Dynamics of neuronal networks (Prof. Rhonda Dzakpasu) The Dzakpasu laboratory focuses on studying spatio-temporal pattern formation in neural systems and its role in information processing in the brain. We have developed a microelectrode array (MEA) system that records network dynamics from cultured neurons. A current project focuses on Alzheimer’s Disease (AD) and how it is influenced by seizure activity. Many familial early onset forms of AD are associated with physiological characteristics relating to seizure, and recent evidence has shown that late onset AD is associated with a greater risk of seizures.
Seizures are caused by excessive or abnormally synchronous neuronal network activity and networks, such as those within the hippocampus and entorhinal cortex, are common seizure foci in patients with mesial temporal lobe epilepsy. While the hippocampus is the core neural region associated with recollection and episodic memory formation, the hippocampus and entorhinal cortex are also early sites of AD origin. Understanding a mechanistic link between seizures and AD could greatly contribute to AD clinical trials using antiepileptic drugs.
A summer research project will involve participating in the culturing of embryonic mouse hippocampal neurons from wild type (green-labeled cells in the figure) as well as APOE knock-in mice in the presence of astrocytes (red-labeled cells in the figure) - brain cells that support neural function - expressing apoE3 or apoE4 isoforms. Cells will be plated onto microelectrode arrays that consist of 8x8 planar grids of electrodes. Temporal dynamics from these neuronal networks will be recorded as collective changes in cellular membrane potentials, providing a baseline level of activity. These networks will then be treated with anti-epileptic drugs (AED). The use of AEDs has been shown to slow the progression of AD in humans and reverse the memory loss in mice but the mechanisms – biochemical as well as dynamical – remain unknown. The goal of this summer research project is to investigate the dynamical effects of AEDs on network activity and a student with experience using MATLAB will be ideal.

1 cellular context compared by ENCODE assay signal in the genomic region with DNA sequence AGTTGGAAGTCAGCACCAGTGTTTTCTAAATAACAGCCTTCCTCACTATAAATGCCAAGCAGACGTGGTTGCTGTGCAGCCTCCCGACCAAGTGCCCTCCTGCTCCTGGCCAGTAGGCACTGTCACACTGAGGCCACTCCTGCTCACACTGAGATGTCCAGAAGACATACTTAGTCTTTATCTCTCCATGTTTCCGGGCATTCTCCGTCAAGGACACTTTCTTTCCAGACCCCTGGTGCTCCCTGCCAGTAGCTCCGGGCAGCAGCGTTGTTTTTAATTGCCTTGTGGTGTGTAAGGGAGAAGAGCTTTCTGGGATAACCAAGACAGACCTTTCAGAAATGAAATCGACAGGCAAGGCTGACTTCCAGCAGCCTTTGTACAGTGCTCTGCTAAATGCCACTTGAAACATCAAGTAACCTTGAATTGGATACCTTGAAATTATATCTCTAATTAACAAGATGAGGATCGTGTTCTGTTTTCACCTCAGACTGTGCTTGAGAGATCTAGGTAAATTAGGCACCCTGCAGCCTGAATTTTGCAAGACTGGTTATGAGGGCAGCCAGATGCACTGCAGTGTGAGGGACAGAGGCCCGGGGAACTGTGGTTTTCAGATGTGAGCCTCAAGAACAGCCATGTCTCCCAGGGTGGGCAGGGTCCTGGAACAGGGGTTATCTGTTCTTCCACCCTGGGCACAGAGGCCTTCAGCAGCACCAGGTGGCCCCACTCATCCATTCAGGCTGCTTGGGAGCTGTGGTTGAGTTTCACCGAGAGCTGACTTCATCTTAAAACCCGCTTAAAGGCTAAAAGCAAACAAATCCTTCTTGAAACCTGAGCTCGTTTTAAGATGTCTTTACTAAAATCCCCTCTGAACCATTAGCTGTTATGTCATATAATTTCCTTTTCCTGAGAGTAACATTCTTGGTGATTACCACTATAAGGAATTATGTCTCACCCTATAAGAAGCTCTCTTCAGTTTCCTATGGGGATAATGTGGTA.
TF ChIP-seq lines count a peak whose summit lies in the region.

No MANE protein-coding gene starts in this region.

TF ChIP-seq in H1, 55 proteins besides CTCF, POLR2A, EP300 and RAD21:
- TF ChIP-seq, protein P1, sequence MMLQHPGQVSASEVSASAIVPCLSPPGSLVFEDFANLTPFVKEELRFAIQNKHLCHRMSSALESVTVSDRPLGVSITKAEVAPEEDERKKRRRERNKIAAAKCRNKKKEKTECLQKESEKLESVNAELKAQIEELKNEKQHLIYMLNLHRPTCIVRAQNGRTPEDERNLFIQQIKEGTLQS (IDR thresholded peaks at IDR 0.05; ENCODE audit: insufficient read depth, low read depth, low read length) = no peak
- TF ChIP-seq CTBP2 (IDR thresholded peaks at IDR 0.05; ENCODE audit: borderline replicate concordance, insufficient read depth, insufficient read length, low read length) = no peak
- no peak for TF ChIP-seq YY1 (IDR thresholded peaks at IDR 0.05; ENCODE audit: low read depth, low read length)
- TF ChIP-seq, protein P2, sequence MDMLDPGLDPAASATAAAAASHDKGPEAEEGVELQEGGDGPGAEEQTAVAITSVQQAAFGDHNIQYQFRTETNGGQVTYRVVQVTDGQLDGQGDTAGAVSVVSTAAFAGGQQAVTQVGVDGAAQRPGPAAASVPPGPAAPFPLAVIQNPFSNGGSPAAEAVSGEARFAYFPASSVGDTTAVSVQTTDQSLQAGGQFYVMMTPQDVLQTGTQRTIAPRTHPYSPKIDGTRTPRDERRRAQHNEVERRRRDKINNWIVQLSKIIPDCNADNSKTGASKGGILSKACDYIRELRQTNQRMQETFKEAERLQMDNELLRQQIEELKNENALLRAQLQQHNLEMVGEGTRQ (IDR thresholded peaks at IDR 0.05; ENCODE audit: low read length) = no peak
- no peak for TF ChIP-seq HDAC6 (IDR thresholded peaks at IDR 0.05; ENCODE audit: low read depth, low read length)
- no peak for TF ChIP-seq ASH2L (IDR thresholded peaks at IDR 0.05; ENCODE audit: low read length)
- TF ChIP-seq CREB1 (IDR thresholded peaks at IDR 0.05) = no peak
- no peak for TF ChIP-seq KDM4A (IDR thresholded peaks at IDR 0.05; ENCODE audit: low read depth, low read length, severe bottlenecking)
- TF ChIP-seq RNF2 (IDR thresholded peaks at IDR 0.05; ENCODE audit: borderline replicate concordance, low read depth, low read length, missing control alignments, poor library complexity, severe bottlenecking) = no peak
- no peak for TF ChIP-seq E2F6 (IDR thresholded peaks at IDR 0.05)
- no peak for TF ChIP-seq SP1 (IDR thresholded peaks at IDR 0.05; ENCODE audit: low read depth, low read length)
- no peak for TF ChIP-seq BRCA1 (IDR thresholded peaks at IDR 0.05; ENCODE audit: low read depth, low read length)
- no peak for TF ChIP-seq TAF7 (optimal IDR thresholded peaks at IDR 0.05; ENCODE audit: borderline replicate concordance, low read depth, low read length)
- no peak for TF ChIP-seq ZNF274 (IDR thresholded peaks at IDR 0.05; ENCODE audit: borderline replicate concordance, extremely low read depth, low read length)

Simulations of spatiotemporal dynamics (Prof. David Egolf) The Egolf group employs large-scale computation and theory to study a variety of systems driven far-from-equilibrium. Typically, the systems investigated exhibit complicated spatiotemporal dynamics, and, in particular, spatiotemporal chaos. The group has recently studied the behavior of fluid systems, granular systems, cardiac tissue, and neural tissue, as well as simpler model systems. Students in this group will learn a wide variety of scientific techniques from statistical physics, nonlinear dynamics, mathematical modeling, and parallel computing. Preference will be given to students who can program in C or C++.